Per Wikileaks: Even a worm will turn is an expression used to convey the message that even the meekest or most docile of creatures will retaliate or get revenge if pushed too far. The phrase was first recorded in a 1546 collection of proverbs by John Heywood, in the form “Treade a worme on the tayle, and it must turne agayne.”

This particular worme was happily crossing the road when it was discovered by a couple 70-something-year-olds on a walk.


It was stretching and scrunching its way over the scratchy blacktop, heading to the right.


So we measured it.


Because its length kept changing, we measured it again… and again, eagerly attempting to record its longest stretch.  Please note we did not bump into it nor did we ever step on its tayle.


Provoked, the worme examined the 2.25″ measuring device.


Then it changed direction and backtracked to the left. But it did not turne!  The tayle became the heade!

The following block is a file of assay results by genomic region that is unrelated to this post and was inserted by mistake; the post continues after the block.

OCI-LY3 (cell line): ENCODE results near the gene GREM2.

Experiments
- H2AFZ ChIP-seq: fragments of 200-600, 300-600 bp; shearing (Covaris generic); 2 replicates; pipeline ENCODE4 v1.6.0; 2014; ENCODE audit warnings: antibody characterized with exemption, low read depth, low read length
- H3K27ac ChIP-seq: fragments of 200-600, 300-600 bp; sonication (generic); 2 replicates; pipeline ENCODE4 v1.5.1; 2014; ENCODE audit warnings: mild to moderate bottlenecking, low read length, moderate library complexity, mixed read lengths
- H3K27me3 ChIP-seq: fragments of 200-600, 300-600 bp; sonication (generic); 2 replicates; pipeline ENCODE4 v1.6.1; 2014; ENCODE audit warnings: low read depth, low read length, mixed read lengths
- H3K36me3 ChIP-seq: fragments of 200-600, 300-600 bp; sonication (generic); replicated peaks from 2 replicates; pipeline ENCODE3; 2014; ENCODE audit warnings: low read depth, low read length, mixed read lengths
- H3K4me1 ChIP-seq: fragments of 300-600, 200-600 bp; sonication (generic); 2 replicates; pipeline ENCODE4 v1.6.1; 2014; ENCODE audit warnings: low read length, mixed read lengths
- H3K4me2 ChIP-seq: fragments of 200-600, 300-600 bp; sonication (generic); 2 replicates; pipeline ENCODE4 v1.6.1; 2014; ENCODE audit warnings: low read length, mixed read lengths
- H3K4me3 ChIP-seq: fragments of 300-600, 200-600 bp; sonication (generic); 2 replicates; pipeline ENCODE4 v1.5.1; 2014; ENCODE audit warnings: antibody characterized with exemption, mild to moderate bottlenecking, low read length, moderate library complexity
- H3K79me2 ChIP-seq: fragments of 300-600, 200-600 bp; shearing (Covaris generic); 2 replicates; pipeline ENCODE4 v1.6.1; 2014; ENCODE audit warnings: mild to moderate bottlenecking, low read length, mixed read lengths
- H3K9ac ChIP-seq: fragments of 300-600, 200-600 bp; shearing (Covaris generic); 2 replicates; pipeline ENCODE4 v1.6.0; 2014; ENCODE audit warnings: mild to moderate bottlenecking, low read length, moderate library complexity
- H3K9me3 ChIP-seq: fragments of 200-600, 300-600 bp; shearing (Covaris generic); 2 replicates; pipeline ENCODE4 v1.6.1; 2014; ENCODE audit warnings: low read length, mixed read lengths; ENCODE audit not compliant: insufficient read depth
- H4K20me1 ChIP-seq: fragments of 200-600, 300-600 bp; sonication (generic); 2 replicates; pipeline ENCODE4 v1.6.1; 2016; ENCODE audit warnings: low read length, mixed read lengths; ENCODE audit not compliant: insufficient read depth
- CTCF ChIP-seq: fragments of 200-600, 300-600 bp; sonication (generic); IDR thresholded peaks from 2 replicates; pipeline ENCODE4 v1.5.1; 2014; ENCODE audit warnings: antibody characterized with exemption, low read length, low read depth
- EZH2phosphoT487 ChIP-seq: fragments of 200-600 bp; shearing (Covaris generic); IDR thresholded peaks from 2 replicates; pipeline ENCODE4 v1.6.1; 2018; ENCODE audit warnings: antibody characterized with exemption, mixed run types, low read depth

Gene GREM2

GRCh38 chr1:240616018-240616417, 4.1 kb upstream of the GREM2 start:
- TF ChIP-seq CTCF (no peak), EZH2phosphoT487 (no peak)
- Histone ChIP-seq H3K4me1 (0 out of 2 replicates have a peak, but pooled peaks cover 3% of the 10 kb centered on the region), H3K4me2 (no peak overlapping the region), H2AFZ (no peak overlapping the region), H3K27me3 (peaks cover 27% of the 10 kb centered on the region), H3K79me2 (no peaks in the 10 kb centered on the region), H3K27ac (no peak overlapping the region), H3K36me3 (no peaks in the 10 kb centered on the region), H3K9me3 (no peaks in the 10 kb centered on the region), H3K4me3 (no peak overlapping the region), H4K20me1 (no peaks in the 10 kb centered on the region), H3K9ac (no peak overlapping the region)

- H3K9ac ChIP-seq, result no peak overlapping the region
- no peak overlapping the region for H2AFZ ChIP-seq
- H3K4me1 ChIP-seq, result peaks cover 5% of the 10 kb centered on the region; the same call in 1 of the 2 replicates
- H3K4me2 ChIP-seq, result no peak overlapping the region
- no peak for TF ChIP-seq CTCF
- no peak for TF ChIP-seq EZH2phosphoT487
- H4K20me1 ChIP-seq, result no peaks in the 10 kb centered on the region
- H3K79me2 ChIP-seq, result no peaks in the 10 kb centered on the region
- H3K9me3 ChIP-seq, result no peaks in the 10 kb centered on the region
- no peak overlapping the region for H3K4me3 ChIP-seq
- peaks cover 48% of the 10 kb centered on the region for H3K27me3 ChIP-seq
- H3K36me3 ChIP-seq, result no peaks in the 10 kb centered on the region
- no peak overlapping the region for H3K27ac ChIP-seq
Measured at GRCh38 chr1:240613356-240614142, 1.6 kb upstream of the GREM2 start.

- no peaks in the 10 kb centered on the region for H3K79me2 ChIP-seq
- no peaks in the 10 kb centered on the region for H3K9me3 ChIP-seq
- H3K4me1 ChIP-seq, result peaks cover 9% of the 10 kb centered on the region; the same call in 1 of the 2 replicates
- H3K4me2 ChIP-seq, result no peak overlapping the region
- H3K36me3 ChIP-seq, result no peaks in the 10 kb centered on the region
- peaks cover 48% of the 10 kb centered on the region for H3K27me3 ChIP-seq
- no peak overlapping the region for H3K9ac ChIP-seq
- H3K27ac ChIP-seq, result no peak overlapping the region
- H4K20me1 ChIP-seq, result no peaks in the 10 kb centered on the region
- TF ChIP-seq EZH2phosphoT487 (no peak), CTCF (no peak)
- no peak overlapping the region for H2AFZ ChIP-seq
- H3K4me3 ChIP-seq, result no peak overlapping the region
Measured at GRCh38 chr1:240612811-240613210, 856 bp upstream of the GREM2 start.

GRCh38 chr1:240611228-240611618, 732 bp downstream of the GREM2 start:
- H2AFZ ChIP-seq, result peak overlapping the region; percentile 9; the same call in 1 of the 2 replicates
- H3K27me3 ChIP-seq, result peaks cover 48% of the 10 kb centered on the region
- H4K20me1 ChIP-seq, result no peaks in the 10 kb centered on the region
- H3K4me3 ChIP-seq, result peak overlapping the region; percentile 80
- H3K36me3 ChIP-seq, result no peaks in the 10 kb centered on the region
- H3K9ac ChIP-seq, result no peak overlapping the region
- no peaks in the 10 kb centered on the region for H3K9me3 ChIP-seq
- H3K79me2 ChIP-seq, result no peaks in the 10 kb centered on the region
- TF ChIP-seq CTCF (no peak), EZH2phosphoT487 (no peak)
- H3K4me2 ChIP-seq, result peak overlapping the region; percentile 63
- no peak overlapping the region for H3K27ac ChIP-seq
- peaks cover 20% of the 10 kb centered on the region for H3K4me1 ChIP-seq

Published by

Carrie Staples

Author, illustrator of "The Yarn Animal Book", probably the only craft book with instructions for making such unique yarn animals as an orangutan, an ant eater, a llama and a star-nosed mole and "The Single Minded Prince, a fairy tale for all ages about a boy and a pirate captain who both misbehave. The books and a booklet series based on each different yarn craft topic covered in "The Yarn Animal Book" (pompoms and other really easy yarn crafts, knitting, crocheting, rya, needlepoint and embroidery), are available on Amazon and Kindle.

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